generally relapses, or complicated with other diseases. One of the 
most frequent exciting causes of this fever, is exposure to currents 
of cold air, or chills in damp places, immediately after the body has 
been heated by exercise, and is still perspiring. This is a more 
frequent source of other diseases also, among strangers in Italy, 
than is generally believed by those who are unacquainted with the 
nature of the climate. Exposure to the direct influence of the sun, 
especially in the spring, may also be an exciting cause : it has cer- 
tainly appeared to me to produce relapses. Another cause of this 
disease is improper diet. An idea prevails, that full living and a 
liberal allowance of wine, are necessary to preserve health in situa- 
tions subject to malaria. This is an erroneous opinion; and I have 
known many persons suffer in Italy from acting on it. A deranged 
state of the digestive organs is generally the consequence of this 
regimen; and under such circumstances the individual is much 
more liable to disease of every kind. Irregularities in diet are one 


of the most frequent exciting causes of malaria fever among the 
peasantry about Rome, who are the principal sufferers from it. A 
plain and moderate diet, as it is the most conducive to health gene- 
rally, so it must, in the present case, best aid the constitution in 
resisting the cause of this fever. If there is any one circumstance 
in the state of the constitution, which more than another enables it 
to combat and to pass through disease, it is, according to my ob- 
servation, a healthy condition of the digestive organs. In every 
situation of life, at all ages, and in every climate, this holds true. 

In regulating the diet of persons living in a malaria country, 
regard should be had to the nature of The climate. The same 
stimulating regimen which might be borne, and even prove useful, 
in the damp, chilly atmosphere of Holland, will not be suited to the 
exciting climate of Italy. The peasantry in some parts of Italy are 
very sensible of this. Sleeping with open windows, either during 
the day or night, more especially in places subject to these fevers, 
is very dangerous ; and I have known repeated instances of fever 
produced in this way. Towns are always safer than villages, and 
the latter than country houses ; and the central parts of a town 
again are safer than the suburbs. 

Much has been said about the healthy and unhealthy quarters of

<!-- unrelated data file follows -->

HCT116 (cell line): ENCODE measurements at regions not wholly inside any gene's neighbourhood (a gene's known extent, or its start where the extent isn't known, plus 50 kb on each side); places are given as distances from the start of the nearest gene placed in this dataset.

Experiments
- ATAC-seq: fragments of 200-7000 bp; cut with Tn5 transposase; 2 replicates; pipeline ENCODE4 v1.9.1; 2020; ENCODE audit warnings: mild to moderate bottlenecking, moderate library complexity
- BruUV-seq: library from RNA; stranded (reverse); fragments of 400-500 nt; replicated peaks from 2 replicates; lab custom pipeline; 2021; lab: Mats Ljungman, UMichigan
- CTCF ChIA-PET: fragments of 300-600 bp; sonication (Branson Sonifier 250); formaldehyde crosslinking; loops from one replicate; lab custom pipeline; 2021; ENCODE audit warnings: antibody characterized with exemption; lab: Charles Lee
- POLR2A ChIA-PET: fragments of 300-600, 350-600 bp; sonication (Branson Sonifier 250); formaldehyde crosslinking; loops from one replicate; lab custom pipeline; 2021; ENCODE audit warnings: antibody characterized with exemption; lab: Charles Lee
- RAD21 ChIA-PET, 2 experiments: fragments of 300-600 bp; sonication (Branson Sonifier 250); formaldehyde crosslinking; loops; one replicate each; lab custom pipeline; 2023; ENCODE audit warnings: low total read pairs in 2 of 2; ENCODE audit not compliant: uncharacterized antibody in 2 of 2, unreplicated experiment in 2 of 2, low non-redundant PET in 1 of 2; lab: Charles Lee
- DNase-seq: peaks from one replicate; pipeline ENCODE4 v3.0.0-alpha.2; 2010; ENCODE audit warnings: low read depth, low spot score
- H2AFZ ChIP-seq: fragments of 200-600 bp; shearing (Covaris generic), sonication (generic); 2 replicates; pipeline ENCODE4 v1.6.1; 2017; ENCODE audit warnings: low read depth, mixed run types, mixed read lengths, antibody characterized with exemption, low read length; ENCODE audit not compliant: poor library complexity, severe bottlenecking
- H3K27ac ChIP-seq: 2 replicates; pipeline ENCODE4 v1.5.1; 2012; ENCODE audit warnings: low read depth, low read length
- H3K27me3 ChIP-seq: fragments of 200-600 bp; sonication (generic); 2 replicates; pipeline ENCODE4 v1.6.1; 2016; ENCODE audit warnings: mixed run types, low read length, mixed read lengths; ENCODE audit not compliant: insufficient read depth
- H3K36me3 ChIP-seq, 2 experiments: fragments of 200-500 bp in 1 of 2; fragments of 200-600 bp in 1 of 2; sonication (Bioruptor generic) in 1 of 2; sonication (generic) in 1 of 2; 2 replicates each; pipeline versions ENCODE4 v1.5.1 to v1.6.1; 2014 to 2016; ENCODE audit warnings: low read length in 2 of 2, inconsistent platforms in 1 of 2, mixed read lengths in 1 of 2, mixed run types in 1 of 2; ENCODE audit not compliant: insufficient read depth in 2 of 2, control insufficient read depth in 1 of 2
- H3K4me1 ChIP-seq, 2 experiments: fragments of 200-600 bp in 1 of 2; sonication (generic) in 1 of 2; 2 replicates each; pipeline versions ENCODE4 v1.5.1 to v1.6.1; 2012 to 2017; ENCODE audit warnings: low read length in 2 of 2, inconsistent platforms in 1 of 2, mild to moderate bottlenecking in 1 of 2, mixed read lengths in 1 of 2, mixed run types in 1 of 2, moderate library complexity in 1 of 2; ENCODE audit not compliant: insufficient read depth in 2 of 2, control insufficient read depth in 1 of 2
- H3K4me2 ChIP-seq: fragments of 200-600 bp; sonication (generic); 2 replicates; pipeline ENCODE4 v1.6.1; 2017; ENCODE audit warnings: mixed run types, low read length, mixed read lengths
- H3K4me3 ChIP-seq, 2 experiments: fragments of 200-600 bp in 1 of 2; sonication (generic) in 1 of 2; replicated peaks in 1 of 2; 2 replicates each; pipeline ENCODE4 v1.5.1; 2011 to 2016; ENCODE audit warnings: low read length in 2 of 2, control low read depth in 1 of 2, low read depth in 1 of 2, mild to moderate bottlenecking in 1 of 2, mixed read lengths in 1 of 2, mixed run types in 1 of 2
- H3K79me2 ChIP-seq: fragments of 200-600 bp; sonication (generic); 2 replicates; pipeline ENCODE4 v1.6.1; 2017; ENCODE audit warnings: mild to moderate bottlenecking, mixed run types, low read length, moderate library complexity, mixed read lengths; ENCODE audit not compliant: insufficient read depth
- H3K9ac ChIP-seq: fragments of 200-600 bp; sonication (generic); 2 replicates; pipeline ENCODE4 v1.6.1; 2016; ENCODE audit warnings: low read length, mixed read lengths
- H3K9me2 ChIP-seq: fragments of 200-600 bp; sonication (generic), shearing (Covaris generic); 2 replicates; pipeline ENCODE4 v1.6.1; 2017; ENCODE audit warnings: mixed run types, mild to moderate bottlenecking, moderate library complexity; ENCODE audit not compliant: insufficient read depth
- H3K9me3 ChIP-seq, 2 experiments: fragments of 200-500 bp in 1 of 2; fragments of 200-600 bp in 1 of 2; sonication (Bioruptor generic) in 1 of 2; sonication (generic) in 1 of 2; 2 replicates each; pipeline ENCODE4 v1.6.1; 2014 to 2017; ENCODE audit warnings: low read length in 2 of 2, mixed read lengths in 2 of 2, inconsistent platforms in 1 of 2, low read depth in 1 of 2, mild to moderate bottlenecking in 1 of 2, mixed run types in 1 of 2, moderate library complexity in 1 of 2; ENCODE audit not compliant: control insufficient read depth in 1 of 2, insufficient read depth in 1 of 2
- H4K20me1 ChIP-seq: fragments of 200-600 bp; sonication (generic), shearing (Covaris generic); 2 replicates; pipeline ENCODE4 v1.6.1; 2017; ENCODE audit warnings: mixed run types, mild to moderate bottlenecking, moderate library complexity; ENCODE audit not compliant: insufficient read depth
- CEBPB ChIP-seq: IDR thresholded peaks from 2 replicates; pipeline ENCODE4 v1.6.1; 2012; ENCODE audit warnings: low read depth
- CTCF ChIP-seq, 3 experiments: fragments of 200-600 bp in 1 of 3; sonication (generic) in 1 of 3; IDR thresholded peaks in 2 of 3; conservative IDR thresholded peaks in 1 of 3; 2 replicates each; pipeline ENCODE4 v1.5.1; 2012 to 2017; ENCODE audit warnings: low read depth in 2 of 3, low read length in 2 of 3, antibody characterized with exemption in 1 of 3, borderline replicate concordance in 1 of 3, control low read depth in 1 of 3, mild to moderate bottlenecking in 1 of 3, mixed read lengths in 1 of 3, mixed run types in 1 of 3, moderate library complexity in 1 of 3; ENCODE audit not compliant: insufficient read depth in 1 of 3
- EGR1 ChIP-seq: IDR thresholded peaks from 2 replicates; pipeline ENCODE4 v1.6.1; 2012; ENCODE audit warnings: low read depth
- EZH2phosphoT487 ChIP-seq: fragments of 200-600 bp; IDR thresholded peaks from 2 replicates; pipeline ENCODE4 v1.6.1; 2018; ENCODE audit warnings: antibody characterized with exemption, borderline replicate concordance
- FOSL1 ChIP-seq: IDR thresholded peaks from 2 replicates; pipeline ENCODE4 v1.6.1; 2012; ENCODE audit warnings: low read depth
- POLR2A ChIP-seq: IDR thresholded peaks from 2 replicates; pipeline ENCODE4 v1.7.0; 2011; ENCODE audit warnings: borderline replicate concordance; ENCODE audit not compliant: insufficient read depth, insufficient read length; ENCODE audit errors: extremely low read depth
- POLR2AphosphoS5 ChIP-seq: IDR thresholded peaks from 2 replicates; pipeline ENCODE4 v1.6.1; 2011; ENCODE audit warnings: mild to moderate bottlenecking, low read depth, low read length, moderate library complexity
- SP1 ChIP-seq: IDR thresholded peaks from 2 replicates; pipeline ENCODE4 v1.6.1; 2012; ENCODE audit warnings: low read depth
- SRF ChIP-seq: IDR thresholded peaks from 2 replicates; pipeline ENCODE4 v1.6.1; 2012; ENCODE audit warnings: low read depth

Rome ; and in this respect there certainly is a material difference in 
the summer ; but in the season during which strangers reside there, 
this circumstance demands much less consideration. More is to be 
feared from currents of cold air in the winter, than from a confined 
humid atmosphere, which last is the evil to be avoided during sum- 
mer. This circumstance, respecting the effects of different seasons, 
requires attention, inasmuch as a residence that may be very proper 
during the winter, may not be so in summer. 

It may be stated, as a general rule, that houses in confined, shaded 
situations, with damp courts or gardens, or standing water close to 
them, are unhealthy in every climate and season : but especially in 
a country subject to intermittent fevers, and during summer and 
autumn. The exemption of the central parts of a large town from 
these fevers is explained by the dryness of the atmosphere and by 
the comparative equality of temperature which prevails there. 
Humid, confined situations, subject to great alternation of tempera- 
ture between day and night, are the most dangerous. Dryness, a 
free circulation of air, and a full exposure to the sun, are the mate- 
rial circumstances to be attended to in choosing a residence. Of all 
the physical qualities of the air, humidity is the most injurious to 
human life; and, therefore, in selecting situations for building, 
particular regard should be had to the circumstances which are 
calculated to obviate humidity either in the soil or atmosphere. A 
person may, I believe, sleep with perfect safety in the centre of the 
Pontine Marshes, by having his room kept well heated by a fire 
during the night. 

Persons attacked by this fever should be strictly confined to the 
house until the disease has been completely checked ; after which, 


the sooner they change the air, the more likely will they be to avoid 
relapses, and to prevent a disposition to a return of the disease from 
being fixed on the constitution — a circumstance of great conse- 
quence to the future health of the individual. During the autumn 
or winter, such persons may go to Naples ; but if the spring is far 
advanced, Florence will be the better place. 

The next circumstance connected with the diseases of Rome, 
which deserves notice, is the peculiar sensibility of the nervous 
system of its inhabitants. This is evinced, in a very particular 
manner, by the disposition to convulsive affections, and the singu- 
lar sensitiveness of the Romans, especially the females, to perfumes. 
This peculiar susceptibility of the nervous system, appears to be of 
recent origin. We learn from ancient authors that the Roman 
matrons were fond of perfumes ; and as the circumstance is not